A 2016 report by the Open Society Foundation estimated 70 percent of people under 35 years of age in Mozambique, who form the majority of the 25-million population, cannot find stable employment.

First-time entrants to the labour market and unskilled youths such as Amelia and Massasse, who are illiterate and speak Changana instead of Portuguese, Mozambique's official language, are worst off.

Lack of jobs in their immediate neighbourhoods is forcing many Mozambicans such as Massasse and Amelia to migrate and work in the informal sector in the capital, which also has high levels of youth
unemployment.

Relative peace and stability since 1992 when the Renamo war ended make Mozambique attractive to investors. The economy has grown by more than seven percent each year over the last 10 years, spurred by schemes such as the multi-million dollar coal mining project by a Brazilian giant firm in the western Tete province.

Recent discoveries of huge quantities of natural gas also continue to push growth upward.

But the mineral and gas extraction projects create few jobs; less than four-thousand two years ago, according to ILO Chief Technical Officer Igor Felice.

“We call this jobless activities in the sense that the investments have no direct impact on job creation, because they are capital intensive and not labour intensive; while the few jobs that
Mozambique's megaprojects create tend to be highly qualified positions that are often taken by foreigners,” Felice says.

Unlike in other countries with mining industries which need huge labour forces and provide jobs, the capital-intensive projects in Mozambique use heavy machinery to extract coal and gas and require
little manpower.

Meanwhile, Mozambique's impressive post-war progress in reducing poverty and child mortality has stalled in recent years, and it remains one of the world's least developed countries, still greatly
dependent on agriculture and foreign aid, with about half the population living in absolute poverty.

Internal industry and much of national infrastructure was destroyed during the civil war. And Felice says today, the private sector creates a few jobs with proper rights and regulations for the bulk of
the youth who enter the labour market yearly.

“Most of them end up in informal employment like washing cars and other unstable informal markets, while running errands directly linked to informal economy,” he says.

But Mariza Esculudes also says strengthening Mozambique's agricultural sector is the key to generating sustainable employment for young people.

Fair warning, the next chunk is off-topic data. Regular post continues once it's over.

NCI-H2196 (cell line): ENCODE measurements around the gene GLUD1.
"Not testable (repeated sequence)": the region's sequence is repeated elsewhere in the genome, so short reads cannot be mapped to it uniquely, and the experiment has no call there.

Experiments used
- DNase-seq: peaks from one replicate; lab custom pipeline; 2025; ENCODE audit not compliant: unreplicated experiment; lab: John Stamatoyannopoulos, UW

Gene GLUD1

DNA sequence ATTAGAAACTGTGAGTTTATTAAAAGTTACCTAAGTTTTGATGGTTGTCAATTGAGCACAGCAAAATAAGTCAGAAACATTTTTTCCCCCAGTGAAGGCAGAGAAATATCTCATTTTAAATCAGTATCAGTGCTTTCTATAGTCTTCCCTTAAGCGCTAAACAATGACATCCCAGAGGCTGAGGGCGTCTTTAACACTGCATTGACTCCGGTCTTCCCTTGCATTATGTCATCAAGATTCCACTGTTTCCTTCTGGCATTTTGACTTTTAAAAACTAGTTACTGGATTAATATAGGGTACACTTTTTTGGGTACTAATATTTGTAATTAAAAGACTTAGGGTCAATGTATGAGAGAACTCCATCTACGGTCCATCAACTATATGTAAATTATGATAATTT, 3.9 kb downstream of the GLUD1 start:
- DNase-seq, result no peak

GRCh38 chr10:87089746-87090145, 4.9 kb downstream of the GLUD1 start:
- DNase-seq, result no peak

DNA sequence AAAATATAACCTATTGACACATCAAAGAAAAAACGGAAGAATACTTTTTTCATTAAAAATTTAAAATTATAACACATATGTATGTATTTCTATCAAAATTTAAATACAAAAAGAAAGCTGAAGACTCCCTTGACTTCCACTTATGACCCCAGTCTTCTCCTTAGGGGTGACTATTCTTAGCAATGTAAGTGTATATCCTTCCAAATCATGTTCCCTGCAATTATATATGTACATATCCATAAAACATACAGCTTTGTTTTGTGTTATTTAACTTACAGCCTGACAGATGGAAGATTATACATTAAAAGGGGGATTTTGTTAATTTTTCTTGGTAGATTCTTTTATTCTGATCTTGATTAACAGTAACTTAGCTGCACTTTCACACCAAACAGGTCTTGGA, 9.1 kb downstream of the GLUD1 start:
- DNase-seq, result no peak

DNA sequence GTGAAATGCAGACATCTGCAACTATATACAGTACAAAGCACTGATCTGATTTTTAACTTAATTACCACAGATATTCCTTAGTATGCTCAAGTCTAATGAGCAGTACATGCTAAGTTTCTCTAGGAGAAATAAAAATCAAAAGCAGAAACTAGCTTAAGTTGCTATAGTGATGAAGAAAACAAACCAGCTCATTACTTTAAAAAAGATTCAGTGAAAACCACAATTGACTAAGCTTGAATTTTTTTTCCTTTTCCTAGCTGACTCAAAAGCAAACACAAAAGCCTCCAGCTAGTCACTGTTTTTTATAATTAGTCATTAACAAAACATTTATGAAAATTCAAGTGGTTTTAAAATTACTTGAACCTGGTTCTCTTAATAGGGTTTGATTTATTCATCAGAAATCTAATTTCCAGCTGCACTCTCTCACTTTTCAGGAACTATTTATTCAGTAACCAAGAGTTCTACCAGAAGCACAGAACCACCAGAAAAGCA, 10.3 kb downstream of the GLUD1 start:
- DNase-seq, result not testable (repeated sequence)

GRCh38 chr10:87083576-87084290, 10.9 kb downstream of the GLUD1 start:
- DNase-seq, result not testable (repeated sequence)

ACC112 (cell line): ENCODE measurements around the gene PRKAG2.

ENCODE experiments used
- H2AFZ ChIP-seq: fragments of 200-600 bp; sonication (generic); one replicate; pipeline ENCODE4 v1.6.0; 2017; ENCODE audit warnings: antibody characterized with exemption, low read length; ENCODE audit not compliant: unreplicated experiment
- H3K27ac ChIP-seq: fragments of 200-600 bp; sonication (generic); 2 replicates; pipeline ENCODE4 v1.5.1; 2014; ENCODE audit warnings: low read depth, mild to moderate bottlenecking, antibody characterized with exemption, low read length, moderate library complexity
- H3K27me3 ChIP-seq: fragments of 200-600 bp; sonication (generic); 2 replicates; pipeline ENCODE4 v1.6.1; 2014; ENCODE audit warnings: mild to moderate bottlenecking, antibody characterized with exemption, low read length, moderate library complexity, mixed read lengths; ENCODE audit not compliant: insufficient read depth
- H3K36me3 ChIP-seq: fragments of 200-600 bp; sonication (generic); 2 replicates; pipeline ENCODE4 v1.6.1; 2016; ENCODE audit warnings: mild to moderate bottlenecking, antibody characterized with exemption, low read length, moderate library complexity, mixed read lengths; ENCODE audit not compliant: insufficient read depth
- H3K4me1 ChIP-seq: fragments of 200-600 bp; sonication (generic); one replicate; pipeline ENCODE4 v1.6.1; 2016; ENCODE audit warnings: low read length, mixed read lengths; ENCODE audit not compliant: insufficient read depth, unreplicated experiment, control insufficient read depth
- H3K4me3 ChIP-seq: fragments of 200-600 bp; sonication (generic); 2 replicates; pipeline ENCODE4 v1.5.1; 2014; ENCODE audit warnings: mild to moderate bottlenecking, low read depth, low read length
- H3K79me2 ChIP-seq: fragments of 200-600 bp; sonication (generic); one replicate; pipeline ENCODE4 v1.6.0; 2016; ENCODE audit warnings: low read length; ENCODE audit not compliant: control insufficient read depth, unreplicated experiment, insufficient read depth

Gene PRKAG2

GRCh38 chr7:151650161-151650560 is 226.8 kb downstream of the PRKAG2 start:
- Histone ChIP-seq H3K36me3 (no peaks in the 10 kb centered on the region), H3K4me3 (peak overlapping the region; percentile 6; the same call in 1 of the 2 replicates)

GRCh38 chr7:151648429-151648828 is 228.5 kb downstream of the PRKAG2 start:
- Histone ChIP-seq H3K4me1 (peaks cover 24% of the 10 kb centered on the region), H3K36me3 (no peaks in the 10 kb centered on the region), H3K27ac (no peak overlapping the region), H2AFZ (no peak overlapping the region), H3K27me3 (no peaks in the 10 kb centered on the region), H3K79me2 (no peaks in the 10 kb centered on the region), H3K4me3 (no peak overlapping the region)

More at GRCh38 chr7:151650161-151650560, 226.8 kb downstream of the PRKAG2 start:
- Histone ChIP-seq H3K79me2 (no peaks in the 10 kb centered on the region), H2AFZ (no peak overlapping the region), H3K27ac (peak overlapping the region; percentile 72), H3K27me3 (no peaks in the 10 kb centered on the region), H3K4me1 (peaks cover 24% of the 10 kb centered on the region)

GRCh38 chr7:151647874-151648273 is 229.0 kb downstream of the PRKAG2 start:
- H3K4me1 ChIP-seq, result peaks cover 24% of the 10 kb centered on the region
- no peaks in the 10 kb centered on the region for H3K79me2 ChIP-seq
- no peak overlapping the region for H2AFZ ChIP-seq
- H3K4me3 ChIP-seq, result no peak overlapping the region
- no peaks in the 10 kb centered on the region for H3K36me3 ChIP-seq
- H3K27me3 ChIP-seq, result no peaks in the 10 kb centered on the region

Esculudes says training in investment and development means agriculture is key to reaching its potential as a job and income generator and as a result, young people will not be associated with
poverty.

“I look into the future with hope and security. Many young people in rural areas grow up watching their parents working the land and may even have contributed as child labourers.

“This taints their perception of agriculture and its potential. Like myself, my childhood dream was to have a chemistry laboratory. That is why today I have passion for mushrooms, because to work with them, you need a white coat and gloves, which brings back memories of a laboratory," she says.

Back at Esculudes’ farm, where she employs Amelia and Massase, who both plan to invest in agriculture once they have saved enough money to put into agro-business equipment; an idea inspired by their employer.

The two young people say they will have their own salaries and employ some people, so they will not feel tempted to look for jobs elsewhere rather than learning more about agri-business.

“I am happy here, and I learn new things every day like processing using homemade equipment. I only want to live and learn more to start my own things using the soil, which is cheaper and sustainable,” Massasse says.

Just like Marisa Esculudes who is now a successful farmer, she says there are a lot of things the youth can do to create their own jobs in Mozambique; such as aqua-culture and honey making.

“There is nothing like lack of opportunities in Mozambique, there is no lack of employment and if we cannot be employed, we can be employers and employ ourselves, just look around yourself and you will see a lot of opportunities.”

However, Esculudes recommends the most important priority for job creation in Mozambique is to address low levels of agricultural productivity, which will help reduce poverty. And such a situation
requires rural infrastructure investments, use of basic technologies like organic fertilizers, as well as opportunities for diversification of work.